26 Annotation Guidelines  (IV) When an emotion has an epistemic marker ahead, this paper treats 開始 kāishǐ 'begin' as modifying the emotion.  在 那 之後 , 我 就 上場 打球 , 而 當 我 發現 自己 必須 多一點 士氣 時 , 開始 感到 愉快 。 (gigaword)  感到 gǎndào ‘feel’ is an epistemic word, which is highly connected to the experiencer of the emotion 愉快 yúkuài ‘pleasant’.  For such a case, we treat 開始 kāishǐ 'begin' as referring to the emotion 愉快 yúkuài ‘pleasant’.

27 Inchoation of Emotions  Chang et al. (2000) further divide the words in Table 2 into Type A and Type B based on five criteria: Chang et al. (2000  (a) the distribution of its grammatical functions;  (b) its selectional restrictions when it functions as an adjunct;  (c) its occurrence in imperative and evaluative constructions;  (d) its verbal aspect or aktionsart;  (e) its transitivity.

28 Inchoation of Emotions  Type A :  (a) happiness: 高興 ɡ āoxìn ɡ ‘happy’, 開心 kāixīn ‘joyful’, 痛快 tòn ɡ kuài ‘delighted’;  (b) depression: 難過 nán ɡ uò ‘grieved’, 痛心 tòn ɡ xīn ‘distressed’;  (c) sadness: 傷心 shān ɡ xīn ‘sad’;  (d) regret: 後悔 hòuhuǐ ‘regret’;  (e) anger: 生氣 shēn ɡ qì ‘angry’;  (f) fear: 害怕 hàipà ‘be afraid’ ;  (g) worry: 擔心 dānxīn ‘worry’, 擔憂 dānyōu ‘be anxious about’, 憂心 yōuxīn ‘sorrow'.

29 Inchoation of Emotions  Type B:  (a) happiness: 快樂 kuàilè ‘cheerful’, 愉快 yúkuài ‘pleasant’, 喜悅 xǐyuè ‘joyous’, 歡樂 huānlè ‘gay’, 歡喜 huānxǐ ‘joy’, 快活 kuàihuo ‘merry’;  (b) depression: 痛苦 tòn ɡ kǔ ‘painful’, 沉重 chénzhòn ɡ ‘heavy’, 沮喪 jǔsàn ɡ ‘depressed’;  (c) sadness: 悲傷 bēishān ɡ ‘sorrowful’;  (d)regret: 遺憾 yíhàn ‘regretful’;  (e) anger: 憤怒 fènnù ‘wrathful’, 氣憤 qìfèn ‘indignant’;  (f) fear: 恐懼 kǒn ɡ jù ‘fear’, 畏懼 wèijù ‘awe’;  (g) worry: 煩惱 fánnǎo ‘trouble’, 苦惱 kǔnǎo‘distressed ’.

30 Inchoation of Emotions  Chang et al. (2000) find that Type A words are predominately inchoative, while Type B words are rarely like this. Chang et al. (2000  Our data as a whole supports this conclusion as shown in Table 5.  In total, there are 856 cases of Type A that express inchoative states, compared to only 148 cases of Type B.

31  Table 5. Inchoative State of Emotion in both Sinica Corpus and Gigaword Corpus Subtypes Type AType B WordsFrequencyWords Fre que ncy happiness 高興 ɡ āoxìn ɡ ‘happy’101 快樂 kuàilè ‘cheer ful’49 開心 kāixīn‘joyful’16 愉快 yúkuài ‘pleas ant’6 痛快 tòn ɡ kuài‘delighted ’0 喜悅 xǐyuè ‘joyou s’7 歡樂 huānlè‘gay’2 歡喜 huānxǐ‘joy’5 快活 kuàihuo‘merry’3 depression 難過 nán ɡ uò‘grieved’10 痛苦 tòn ɡ kǔ ‘painf ul’2 痛心 tòn ɡ xīn‘distressed’0 沉重 chénzhòn ɡ ‘heavy’28 沮喪 jǔsàn ɡ ‘depre ssed’4 sadness 傷心 shān ɡ xīn‘sad’1 悲傷 bēishān ɡ ‘sorro wful’6 regret 後悔 hòuhuǐ‘regret’28 遺憾 yíhàn ‘regret ful’0 anger 生氣 shēn ɡ qì‘angry’13 憤怒 fènnù ‘wrath ful’3 氣憤 qìfèn ‘indig nant’0 fear 害怕 hàipà‘be afraid’56 恐懼 kǒn ɡ jù‘fear’7 畏懼 wèijù‘awe’3 worry 擔心 dānxīn‘worry’530 煩惱 fánnǎo ‘troubl e’21 擔憂 dānyōu‘be anxious about’65 苦惱 kǔnǎo ‘distre ssed’2 憂心 yōuxīn‘sorrow’36 TOTAL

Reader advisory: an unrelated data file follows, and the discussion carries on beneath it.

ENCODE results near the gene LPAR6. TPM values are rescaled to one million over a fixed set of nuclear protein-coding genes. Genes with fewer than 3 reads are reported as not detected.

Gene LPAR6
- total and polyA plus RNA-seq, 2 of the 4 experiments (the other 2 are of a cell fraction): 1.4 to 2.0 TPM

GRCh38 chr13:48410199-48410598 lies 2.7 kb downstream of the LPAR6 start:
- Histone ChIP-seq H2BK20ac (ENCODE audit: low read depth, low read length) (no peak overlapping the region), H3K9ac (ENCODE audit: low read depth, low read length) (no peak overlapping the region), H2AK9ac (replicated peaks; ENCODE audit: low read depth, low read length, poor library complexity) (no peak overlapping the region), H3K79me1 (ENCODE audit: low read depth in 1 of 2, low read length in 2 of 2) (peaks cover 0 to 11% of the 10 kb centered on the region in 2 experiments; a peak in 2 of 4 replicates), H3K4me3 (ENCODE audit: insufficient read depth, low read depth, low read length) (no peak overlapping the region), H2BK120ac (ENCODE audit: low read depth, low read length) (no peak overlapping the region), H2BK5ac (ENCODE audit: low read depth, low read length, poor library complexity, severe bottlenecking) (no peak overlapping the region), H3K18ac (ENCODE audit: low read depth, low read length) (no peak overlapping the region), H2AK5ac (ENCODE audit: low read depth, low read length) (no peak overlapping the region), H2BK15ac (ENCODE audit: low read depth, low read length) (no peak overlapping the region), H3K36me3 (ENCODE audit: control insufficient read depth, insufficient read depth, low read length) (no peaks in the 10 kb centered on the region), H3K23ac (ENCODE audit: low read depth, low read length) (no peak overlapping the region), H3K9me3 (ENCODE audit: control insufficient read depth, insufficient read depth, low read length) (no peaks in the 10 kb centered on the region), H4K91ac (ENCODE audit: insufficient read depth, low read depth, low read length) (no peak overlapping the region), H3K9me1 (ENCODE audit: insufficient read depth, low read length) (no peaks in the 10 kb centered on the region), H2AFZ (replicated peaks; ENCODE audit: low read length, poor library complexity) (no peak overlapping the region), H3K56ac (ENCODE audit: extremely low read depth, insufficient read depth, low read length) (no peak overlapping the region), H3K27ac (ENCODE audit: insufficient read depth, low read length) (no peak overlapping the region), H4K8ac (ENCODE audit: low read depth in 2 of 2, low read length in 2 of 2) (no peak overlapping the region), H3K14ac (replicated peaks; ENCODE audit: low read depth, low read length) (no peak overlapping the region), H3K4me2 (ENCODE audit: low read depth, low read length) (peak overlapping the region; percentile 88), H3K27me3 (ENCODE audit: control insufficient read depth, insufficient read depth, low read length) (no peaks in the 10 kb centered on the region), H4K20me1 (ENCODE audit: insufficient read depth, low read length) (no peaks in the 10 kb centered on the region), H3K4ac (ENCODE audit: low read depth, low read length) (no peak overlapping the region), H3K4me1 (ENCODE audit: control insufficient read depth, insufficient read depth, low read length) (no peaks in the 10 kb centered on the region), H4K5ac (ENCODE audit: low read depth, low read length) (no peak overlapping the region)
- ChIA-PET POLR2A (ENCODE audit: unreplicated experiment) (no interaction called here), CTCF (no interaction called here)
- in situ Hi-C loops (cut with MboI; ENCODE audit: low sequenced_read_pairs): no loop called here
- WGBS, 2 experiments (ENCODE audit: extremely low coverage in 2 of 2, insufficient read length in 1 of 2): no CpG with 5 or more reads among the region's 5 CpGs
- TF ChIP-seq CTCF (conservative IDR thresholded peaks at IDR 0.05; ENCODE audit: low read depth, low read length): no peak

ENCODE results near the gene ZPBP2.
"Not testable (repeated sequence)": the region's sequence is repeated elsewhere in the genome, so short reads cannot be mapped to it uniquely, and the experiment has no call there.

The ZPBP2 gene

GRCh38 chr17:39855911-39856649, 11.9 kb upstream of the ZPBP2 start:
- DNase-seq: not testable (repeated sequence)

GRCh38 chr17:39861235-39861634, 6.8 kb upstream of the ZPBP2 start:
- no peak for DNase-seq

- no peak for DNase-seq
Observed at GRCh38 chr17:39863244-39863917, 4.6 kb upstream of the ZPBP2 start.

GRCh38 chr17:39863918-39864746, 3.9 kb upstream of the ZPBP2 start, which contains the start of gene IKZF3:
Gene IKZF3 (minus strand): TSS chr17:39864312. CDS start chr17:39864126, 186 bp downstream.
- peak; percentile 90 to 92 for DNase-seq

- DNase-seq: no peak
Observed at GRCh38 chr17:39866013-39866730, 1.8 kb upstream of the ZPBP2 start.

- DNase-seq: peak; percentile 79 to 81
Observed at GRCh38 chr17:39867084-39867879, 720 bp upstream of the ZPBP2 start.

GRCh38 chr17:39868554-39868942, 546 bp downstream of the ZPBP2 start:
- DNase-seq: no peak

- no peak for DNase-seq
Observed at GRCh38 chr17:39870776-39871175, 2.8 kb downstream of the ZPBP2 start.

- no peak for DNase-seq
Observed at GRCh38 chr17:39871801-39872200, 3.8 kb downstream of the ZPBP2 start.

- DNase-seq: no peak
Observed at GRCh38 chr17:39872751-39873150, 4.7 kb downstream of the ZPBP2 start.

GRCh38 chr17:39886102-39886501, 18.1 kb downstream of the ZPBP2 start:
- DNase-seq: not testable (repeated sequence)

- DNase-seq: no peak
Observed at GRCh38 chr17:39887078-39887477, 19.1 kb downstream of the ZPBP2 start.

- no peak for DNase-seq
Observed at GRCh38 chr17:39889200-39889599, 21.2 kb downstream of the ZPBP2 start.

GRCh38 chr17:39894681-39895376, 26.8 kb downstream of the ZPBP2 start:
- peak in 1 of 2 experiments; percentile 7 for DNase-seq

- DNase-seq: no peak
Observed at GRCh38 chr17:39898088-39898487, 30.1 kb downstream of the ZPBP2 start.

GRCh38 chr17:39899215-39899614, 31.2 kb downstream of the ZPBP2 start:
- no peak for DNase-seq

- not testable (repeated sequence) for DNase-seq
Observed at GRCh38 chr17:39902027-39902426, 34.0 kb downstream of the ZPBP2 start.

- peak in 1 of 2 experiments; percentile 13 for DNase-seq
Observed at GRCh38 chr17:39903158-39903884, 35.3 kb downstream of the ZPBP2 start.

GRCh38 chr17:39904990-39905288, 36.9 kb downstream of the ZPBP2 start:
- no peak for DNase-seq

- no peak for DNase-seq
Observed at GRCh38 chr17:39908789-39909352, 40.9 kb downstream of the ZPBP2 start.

32 Inchoation of Emotions  However, when we added the total Number of each subtype, we noticed some differences in representing inchoative states as shown in Table 6.  When expressing depression, Type A is only 29% of Type B.  Similarly, the sadness group of Type A is only 17% of Type B.  Moreover, the worry group of Type A contributes a huge portion of the properties of Type A.

33 Inchoation of Emotions  The results indicate that Type B is more likely to have an inchoative state than Type A when it is a depressive or sad emotion.  This is due to the reason that such kind of negative emotions may easy be spotted.

34  Table 6. Total No. of Type A and Type B Emotions in both Sinica Corpus and Gigaword Corpus subtypeType A No.Type B No.Type A / Type B happiness depression sadness regret2800 anger fear worry TOTAL

35 Conclusions  This paper first proposed two aspectualizers 開始 kāishǐ 'begin' and ( 不 ) 起來 (bù) qǐlái ‘literally (not) stand up, meaning begin to’ to identify the inchoation of emotions, which is complementary to the 了 le ‘perfective aspect’ test in Chang et al. (2000).Chang et al. (2000  Then it introduced four guidelines for corpus data annotation. With a large data set from both Sinica Corpus and Gigaword Corpus, it re-examined the inchoative state of emotions.

36 Conclusions  It found that though in total Type A emotions outnumber Type B in expressing inchoation, depression and sadness of Type B have a higher tendency of being inchoative.

37 Acknowledgements  This work is supported by a General Research Fund (GRF) sponsored by the Research Grants Council (Project No ) and the studentship of The Hong Kong Polytechnic University.  We would also like to thank the anonymous reviewers for their comments.